Wondering if flu shots are safe for baby? If your child is at least 6 months old, the government’s Advisory Committee on Immunization Practices (ACIP) says yes. Children 6 months to 5 years old are in the high risk category for flu complications, so immunization could literally be a life-saver.
Worried about mercury? You can check out the Centers for Disease Control and Prevention site for info on which flu shots do (and don’t) contain thimerosal (the preservative in some shots that contains ethlymercury). According to the CDC, “There is no convincing evidence of harm caused by the small amount of thimerosal in vaccines, except for minor effects like swelling and redness at the injection site due to sensitivity to thimerosal,” so don’t freak out if the shot you’re looking for isn’t available. But do your homework and ask your docs about your options—the government anticipates plenty of thermerosal-free vaccines to go around for the under 3 set.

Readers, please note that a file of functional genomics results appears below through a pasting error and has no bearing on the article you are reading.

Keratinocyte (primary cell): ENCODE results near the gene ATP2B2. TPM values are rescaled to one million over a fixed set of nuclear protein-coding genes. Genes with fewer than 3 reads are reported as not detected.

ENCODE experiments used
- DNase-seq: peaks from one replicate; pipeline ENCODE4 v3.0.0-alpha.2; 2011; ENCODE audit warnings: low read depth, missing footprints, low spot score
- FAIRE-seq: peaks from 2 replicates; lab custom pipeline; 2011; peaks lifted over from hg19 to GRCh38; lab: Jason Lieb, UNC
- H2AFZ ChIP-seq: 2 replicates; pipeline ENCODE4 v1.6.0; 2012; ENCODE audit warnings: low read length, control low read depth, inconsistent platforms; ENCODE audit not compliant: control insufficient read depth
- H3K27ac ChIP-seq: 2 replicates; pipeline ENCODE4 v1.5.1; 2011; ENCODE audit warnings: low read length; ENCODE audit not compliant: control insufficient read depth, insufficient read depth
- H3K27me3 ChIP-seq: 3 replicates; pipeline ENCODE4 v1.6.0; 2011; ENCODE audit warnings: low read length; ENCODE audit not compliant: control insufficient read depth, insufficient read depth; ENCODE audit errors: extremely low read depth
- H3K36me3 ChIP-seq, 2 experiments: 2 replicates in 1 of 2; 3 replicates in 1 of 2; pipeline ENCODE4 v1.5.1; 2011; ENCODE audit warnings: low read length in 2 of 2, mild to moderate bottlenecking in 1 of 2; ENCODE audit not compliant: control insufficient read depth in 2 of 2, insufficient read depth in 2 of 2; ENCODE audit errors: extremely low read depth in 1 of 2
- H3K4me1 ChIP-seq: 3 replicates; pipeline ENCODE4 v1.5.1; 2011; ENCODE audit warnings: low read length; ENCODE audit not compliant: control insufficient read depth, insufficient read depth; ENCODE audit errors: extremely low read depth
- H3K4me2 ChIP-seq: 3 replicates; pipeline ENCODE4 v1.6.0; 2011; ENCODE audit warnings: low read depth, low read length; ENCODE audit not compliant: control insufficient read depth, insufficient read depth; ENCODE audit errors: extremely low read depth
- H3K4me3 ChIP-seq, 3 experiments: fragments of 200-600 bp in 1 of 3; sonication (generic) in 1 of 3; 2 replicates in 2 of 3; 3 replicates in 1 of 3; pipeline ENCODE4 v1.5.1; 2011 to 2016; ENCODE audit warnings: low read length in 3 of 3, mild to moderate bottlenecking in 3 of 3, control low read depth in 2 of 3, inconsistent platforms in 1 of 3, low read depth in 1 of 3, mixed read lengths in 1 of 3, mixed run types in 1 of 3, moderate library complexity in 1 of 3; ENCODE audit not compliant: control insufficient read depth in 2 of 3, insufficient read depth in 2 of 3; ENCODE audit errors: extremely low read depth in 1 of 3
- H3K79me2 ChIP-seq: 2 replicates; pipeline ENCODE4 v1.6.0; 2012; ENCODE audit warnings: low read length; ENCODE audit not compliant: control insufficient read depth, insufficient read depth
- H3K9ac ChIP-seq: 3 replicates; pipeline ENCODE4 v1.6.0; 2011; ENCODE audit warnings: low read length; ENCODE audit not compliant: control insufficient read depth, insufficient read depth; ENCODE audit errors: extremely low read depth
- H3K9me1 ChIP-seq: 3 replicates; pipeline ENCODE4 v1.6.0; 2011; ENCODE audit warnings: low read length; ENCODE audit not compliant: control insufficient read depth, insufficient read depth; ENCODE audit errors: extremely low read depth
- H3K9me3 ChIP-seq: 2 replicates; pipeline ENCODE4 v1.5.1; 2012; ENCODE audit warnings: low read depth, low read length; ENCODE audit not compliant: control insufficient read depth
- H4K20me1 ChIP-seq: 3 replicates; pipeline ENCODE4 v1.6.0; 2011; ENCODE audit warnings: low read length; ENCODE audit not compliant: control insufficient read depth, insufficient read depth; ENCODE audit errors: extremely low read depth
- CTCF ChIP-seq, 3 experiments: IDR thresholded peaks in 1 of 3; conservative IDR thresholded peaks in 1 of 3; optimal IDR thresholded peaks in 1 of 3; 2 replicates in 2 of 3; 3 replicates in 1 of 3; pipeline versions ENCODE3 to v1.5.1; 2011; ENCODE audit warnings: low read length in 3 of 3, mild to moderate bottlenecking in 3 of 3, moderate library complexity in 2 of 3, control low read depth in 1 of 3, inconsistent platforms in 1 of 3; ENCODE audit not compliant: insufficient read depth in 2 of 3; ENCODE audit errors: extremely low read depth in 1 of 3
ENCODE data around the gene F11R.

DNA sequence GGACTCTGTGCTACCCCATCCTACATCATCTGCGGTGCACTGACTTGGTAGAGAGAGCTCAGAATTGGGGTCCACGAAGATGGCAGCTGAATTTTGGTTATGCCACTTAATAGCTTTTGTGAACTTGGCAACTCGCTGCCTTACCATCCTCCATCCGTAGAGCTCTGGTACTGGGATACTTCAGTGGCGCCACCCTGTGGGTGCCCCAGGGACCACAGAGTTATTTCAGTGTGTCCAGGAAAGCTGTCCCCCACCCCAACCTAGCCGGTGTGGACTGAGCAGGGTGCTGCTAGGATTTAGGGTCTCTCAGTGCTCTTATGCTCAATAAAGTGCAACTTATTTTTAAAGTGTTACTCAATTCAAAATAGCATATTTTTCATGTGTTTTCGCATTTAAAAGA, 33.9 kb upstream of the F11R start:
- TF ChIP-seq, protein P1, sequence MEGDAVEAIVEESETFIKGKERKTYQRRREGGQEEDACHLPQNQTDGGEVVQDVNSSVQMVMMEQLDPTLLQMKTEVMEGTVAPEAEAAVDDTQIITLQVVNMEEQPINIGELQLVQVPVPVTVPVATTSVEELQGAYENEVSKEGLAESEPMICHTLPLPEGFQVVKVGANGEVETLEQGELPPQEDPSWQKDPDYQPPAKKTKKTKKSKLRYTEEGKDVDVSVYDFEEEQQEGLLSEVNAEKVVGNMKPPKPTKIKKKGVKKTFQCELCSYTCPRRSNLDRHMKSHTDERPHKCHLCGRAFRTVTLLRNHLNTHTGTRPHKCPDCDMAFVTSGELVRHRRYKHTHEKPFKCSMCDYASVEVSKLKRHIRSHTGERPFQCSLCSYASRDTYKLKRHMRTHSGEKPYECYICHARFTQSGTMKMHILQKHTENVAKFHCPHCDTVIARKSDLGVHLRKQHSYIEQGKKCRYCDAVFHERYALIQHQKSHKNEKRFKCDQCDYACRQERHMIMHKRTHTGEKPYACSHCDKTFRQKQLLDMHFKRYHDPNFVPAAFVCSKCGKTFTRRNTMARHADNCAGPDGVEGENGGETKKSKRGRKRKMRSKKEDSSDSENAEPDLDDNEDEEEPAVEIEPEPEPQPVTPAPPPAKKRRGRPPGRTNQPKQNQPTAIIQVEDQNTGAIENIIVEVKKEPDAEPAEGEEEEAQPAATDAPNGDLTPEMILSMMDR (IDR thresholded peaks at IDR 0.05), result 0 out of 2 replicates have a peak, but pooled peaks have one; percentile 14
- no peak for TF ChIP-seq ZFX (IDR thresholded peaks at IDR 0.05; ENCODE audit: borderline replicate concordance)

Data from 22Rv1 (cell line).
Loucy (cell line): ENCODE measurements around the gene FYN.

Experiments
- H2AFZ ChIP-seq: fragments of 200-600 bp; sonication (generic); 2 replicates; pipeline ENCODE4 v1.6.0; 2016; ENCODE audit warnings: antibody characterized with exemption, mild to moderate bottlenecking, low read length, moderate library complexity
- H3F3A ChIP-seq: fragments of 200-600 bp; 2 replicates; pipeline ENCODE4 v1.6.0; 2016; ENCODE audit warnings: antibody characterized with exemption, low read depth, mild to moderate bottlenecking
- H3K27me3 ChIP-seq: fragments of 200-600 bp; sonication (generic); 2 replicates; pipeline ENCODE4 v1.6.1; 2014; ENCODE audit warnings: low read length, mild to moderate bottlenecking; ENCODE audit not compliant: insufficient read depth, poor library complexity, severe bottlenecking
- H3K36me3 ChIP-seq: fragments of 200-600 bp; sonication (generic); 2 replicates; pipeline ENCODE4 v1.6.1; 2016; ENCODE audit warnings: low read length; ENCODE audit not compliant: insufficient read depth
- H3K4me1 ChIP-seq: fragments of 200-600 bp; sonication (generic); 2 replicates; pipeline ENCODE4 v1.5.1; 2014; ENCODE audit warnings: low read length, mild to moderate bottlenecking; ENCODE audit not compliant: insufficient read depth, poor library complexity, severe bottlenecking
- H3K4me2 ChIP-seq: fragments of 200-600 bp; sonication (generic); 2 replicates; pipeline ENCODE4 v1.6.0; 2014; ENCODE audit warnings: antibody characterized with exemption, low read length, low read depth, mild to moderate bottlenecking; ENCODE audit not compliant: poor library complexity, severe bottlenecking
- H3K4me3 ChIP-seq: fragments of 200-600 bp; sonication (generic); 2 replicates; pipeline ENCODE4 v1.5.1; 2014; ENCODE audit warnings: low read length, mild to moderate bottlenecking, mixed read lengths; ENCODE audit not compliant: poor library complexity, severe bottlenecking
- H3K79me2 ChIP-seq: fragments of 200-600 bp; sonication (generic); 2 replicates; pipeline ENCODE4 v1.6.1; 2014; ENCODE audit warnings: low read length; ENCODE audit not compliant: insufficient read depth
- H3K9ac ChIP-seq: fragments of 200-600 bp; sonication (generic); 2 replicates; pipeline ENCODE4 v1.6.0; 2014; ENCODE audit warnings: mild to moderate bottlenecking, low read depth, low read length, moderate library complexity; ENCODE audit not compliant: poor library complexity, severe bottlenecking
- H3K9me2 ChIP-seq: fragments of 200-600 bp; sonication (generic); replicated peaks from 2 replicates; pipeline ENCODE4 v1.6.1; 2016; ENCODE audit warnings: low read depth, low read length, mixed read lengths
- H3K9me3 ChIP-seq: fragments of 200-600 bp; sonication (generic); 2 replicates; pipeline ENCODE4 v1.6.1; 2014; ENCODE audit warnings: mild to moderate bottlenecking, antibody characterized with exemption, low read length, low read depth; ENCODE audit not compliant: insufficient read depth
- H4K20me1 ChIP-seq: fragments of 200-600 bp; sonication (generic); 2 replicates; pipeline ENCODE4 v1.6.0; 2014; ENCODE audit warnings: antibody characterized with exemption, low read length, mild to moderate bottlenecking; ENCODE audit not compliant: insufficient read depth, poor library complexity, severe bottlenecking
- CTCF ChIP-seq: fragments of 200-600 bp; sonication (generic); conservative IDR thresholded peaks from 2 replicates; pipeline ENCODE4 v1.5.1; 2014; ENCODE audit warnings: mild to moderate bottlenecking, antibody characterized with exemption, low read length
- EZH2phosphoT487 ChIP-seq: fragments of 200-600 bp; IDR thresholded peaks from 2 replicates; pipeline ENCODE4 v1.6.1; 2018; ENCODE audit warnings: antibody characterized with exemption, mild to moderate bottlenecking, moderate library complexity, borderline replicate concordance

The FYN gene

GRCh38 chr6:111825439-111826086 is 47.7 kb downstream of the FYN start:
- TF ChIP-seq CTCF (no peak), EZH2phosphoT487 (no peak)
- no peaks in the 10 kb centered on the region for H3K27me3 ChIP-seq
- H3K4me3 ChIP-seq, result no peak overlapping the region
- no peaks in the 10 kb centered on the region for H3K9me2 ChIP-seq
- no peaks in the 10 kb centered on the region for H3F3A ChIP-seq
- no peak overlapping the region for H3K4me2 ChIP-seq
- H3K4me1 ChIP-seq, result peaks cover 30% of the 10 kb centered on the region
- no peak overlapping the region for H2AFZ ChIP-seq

If your child is 2 years old or older, there’s a mercury-free alternative available: the nasal spray vaccine, FluMist. The spray was previously only available to kids over 5, but it’s now approved for younger tots. Important note: the ACIP has recommended that the nasal spray not be used for the 2016-2017 flu season, since over the past few years it’s proven to not be very effective (studies show that it prevented flu in only 3 percent of children, compared with the flu shot’s 63 percent). You should definitely steer clear of the spray if baby has asthma or does a lot of wheezing—this one is not for those with respiratory issues.
If your baby is younger than 6 months or has an egg allergy (talk to your pediatrician if you aren’t sure), skip both forms of the vaccine.
Updated December 2016